When we reach the museum, we’re met with a sign on its gate that reads “Closed for Renovations.” This is one problem with traveling Greece in the off-season. We never know for sure what we’ll encounter at a given destination until we actually get there. Once again, we’ve traveled a good distance by car, my dad is disappointed, and I’m unable to produce any sketches.
As we walk away from the museum, I see a nearby coffee shop with an older man in the back and a young girl working the counter. I could use a cup of coffee to go with my last few bites of cinnamon bun. As we enter the shop, I nod to a couple of Greek men drinking coffee and chatting it up on a couch in the corner. I order a delicious espresso with an almost sweet, nutty flavor, with a glass of water and a little piece of chocolate on the side. This break offers a moment to pause during this busy day, stay off the crowded streets, and slow down enough to enjoy the moment with a luscious, rich, and foamy espresso.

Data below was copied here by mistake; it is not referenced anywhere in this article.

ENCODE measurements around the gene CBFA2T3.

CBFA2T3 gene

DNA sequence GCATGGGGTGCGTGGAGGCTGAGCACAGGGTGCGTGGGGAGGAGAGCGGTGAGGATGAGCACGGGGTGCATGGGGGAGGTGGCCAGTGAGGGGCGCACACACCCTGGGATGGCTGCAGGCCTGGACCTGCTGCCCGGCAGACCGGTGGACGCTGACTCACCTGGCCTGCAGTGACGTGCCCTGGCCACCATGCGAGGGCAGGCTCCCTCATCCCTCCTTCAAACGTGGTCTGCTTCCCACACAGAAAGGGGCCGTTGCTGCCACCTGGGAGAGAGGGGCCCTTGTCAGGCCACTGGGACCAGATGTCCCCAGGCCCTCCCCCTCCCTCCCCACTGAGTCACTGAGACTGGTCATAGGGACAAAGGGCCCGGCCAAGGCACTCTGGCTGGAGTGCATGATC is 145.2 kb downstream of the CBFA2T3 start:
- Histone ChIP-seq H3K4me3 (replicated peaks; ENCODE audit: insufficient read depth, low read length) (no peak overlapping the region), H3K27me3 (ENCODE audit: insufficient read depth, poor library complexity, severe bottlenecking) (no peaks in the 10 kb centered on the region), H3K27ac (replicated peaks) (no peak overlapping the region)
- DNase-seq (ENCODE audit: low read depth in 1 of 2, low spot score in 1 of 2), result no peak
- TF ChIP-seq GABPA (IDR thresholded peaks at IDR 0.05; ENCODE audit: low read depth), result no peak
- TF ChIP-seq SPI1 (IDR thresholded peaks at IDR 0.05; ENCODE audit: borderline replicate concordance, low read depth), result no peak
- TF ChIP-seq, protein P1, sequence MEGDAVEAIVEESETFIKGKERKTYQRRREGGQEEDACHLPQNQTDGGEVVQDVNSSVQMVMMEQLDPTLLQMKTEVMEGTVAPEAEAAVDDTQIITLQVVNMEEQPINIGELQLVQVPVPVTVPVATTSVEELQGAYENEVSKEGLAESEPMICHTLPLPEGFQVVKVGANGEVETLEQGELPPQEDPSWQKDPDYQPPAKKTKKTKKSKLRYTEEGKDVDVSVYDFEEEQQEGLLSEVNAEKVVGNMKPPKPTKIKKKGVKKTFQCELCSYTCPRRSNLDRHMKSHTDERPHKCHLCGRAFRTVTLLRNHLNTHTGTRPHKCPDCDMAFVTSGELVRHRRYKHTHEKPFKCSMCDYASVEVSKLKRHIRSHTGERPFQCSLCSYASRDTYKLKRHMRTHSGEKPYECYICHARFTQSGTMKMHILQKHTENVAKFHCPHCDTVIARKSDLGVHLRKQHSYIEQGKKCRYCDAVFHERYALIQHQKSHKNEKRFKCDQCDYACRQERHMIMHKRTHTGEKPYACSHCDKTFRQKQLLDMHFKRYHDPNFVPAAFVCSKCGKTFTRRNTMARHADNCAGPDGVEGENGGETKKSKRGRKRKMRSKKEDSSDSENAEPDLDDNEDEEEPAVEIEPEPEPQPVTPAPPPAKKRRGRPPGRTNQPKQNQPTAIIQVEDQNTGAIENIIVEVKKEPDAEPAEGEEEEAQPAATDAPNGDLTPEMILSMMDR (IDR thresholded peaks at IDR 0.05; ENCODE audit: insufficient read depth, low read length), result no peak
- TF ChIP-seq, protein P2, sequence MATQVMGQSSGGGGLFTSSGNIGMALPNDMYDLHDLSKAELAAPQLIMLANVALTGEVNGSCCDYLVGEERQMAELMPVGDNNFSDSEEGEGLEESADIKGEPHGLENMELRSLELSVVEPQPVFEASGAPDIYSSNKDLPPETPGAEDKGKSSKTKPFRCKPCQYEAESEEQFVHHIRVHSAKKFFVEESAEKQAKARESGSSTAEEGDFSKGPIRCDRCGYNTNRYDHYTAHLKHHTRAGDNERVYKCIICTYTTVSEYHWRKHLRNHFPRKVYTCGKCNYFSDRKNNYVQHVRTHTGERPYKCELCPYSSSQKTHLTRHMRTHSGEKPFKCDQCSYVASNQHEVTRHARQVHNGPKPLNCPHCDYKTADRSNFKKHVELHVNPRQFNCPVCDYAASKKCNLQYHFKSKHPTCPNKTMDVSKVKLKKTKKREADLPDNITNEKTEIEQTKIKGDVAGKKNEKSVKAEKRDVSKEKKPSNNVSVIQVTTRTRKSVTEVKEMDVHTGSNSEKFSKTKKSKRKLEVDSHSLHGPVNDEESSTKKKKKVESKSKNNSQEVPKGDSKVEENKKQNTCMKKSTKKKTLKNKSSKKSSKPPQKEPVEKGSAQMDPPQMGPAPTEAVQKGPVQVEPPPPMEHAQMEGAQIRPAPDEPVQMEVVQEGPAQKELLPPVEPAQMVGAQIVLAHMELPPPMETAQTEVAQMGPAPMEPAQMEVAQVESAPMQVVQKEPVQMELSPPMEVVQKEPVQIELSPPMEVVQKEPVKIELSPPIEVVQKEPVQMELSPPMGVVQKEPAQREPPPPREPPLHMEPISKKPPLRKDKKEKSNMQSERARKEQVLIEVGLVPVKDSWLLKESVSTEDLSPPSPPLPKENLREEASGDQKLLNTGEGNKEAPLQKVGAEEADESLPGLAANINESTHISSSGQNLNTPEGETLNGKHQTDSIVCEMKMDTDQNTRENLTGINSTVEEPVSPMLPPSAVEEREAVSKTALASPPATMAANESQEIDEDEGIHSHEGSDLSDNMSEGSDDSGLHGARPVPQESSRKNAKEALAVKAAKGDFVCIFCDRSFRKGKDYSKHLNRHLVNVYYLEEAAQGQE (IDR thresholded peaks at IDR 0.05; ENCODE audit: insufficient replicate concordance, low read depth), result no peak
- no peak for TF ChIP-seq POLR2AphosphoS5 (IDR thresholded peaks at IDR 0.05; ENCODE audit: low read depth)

After many hours on the ferry, my excitement builds as the island Santorini comes into view. Passengers with cameras gather in anticipation on the port side of the ferry. We also ready our cameras and find a good spot along the railing. At first, Santorini looks like many other shallow islands we’ve seen pushing up from the sea. But when we get closer, I see a mountain looming large on the far side. Where the land meets the sea, sharp cliffs rise up a thousand feet into the blue sky. This is the caldera, where the central part of the volcano broke off and collapsed into the Aegean. Striations of colored rock, stone, sediment, and lava make the island a lopsided layer cake. As we ferry closer, the white city of Oia covers the top like frosting. The city contains no storied buildings and gathers close to the earth to avoid slipping off the caldera.